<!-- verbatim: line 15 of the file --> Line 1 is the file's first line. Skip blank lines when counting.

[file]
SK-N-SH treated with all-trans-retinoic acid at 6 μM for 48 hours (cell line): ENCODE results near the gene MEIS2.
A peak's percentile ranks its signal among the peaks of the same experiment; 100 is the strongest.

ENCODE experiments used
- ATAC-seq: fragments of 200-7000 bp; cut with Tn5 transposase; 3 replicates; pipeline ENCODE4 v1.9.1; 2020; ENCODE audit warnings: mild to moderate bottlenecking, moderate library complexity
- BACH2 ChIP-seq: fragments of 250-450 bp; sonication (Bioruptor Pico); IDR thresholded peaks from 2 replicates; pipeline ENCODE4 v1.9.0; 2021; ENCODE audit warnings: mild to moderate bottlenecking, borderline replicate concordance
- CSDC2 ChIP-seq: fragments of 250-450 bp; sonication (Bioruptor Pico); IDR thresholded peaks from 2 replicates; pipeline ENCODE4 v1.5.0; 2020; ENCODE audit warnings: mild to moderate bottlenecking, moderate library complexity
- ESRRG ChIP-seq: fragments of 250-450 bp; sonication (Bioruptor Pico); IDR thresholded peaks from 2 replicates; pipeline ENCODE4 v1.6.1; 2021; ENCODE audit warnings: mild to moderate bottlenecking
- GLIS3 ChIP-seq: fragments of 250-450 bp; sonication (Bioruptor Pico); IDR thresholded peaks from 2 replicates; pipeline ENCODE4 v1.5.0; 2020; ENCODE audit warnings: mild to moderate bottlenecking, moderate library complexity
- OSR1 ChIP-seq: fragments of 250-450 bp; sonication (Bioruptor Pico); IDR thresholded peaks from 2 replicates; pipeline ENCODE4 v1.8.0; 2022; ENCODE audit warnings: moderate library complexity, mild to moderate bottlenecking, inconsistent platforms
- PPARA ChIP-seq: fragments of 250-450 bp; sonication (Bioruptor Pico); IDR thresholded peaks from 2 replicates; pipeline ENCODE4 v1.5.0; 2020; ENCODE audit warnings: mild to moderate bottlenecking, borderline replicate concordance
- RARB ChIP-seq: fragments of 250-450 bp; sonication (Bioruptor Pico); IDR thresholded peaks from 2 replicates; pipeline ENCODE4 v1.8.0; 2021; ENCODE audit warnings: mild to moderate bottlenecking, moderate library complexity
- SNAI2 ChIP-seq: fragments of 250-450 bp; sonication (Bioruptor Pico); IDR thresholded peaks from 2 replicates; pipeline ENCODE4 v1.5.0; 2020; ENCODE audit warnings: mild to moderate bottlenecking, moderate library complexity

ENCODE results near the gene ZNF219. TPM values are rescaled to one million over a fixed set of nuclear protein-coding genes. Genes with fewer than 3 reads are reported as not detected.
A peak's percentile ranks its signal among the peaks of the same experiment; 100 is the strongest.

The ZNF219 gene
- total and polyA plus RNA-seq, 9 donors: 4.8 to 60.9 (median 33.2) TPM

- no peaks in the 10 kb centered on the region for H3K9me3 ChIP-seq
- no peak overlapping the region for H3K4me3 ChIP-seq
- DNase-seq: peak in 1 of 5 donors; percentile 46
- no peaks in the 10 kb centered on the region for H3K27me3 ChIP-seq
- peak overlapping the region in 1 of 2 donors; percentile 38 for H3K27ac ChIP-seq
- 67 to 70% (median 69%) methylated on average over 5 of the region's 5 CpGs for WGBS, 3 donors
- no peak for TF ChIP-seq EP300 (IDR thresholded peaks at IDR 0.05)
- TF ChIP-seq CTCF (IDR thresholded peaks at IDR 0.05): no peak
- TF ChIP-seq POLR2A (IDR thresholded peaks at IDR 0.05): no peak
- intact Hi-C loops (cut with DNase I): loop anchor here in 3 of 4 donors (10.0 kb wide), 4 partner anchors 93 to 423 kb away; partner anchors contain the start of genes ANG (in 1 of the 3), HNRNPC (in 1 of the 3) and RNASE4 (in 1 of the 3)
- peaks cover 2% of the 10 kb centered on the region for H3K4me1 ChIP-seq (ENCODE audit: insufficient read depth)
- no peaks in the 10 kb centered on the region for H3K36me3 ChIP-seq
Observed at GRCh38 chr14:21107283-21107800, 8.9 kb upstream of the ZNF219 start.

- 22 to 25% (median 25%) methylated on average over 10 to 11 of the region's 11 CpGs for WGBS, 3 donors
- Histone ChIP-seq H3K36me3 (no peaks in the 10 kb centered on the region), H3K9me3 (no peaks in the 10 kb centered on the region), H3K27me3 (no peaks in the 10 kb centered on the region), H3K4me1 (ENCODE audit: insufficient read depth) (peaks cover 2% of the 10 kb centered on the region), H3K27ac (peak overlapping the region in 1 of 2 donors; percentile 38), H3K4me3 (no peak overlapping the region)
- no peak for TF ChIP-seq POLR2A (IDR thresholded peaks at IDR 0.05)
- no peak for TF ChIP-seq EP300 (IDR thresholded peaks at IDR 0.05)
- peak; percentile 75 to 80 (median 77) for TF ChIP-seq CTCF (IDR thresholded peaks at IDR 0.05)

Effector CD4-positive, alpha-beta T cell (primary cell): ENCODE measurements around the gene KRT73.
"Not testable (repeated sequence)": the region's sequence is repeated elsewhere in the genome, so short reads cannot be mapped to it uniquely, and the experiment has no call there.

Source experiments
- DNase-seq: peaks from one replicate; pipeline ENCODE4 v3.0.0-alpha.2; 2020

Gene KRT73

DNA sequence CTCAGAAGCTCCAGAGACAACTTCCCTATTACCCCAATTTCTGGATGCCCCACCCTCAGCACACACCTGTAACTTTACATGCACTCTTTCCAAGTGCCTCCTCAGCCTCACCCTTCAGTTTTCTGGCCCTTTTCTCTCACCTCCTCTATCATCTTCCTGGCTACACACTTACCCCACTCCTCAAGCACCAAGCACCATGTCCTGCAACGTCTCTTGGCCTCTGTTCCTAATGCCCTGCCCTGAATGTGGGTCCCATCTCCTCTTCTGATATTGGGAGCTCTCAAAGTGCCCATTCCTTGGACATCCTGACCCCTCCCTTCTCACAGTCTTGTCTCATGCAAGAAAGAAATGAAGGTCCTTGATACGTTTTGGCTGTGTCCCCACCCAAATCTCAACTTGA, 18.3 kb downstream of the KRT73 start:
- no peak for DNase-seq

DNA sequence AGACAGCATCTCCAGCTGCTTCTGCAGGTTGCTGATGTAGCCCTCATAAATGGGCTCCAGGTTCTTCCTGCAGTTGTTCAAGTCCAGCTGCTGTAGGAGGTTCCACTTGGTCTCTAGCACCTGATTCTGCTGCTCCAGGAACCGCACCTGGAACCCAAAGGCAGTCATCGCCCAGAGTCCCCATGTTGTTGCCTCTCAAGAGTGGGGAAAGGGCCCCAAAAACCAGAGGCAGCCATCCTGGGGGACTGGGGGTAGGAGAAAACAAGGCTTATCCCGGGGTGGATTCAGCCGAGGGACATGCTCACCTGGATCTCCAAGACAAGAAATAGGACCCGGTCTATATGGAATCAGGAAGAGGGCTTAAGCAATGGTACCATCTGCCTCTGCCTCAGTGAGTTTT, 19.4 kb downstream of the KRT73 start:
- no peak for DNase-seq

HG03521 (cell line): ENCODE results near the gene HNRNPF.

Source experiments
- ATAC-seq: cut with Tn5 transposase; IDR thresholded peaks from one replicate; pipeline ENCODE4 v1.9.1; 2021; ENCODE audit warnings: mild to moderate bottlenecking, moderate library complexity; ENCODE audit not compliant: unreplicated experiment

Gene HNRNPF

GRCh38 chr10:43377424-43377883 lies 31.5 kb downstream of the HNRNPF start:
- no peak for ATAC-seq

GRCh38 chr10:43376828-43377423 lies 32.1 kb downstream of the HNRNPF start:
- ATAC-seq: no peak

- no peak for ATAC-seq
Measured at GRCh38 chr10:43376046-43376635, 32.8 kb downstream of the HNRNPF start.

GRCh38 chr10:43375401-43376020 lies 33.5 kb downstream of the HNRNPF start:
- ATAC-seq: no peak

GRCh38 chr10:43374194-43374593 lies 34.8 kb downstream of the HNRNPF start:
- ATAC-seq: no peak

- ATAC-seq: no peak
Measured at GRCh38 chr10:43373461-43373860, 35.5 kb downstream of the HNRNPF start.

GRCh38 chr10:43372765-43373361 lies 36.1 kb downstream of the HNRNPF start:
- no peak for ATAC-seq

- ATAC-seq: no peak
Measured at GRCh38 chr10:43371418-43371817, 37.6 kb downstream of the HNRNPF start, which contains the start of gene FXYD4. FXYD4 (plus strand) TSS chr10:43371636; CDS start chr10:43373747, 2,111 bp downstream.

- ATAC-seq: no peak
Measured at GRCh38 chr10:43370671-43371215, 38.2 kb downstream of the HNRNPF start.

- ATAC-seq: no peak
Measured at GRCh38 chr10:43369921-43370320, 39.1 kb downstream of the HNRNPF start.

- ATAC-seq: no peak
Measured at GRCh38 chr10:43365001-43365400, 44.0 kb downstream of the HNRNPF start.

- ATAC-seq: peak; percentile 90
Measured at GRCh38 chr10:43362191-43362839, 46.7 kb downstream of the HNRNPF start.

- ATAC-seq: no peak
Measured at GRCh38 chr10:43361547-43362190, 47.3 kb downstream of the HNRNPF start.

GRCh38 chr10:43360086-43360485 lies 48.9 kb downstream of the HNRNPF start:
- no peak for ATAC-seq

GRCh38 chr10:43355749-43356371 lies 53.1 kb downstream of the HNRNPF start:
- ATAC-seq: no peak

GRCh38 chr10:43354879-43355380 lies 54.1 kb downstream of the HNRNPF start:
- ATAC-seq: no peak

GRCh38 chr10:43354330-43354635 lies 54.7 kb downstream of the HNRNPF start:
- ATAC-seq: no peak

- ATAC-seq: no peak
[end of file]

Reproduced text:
The ZNF219 gene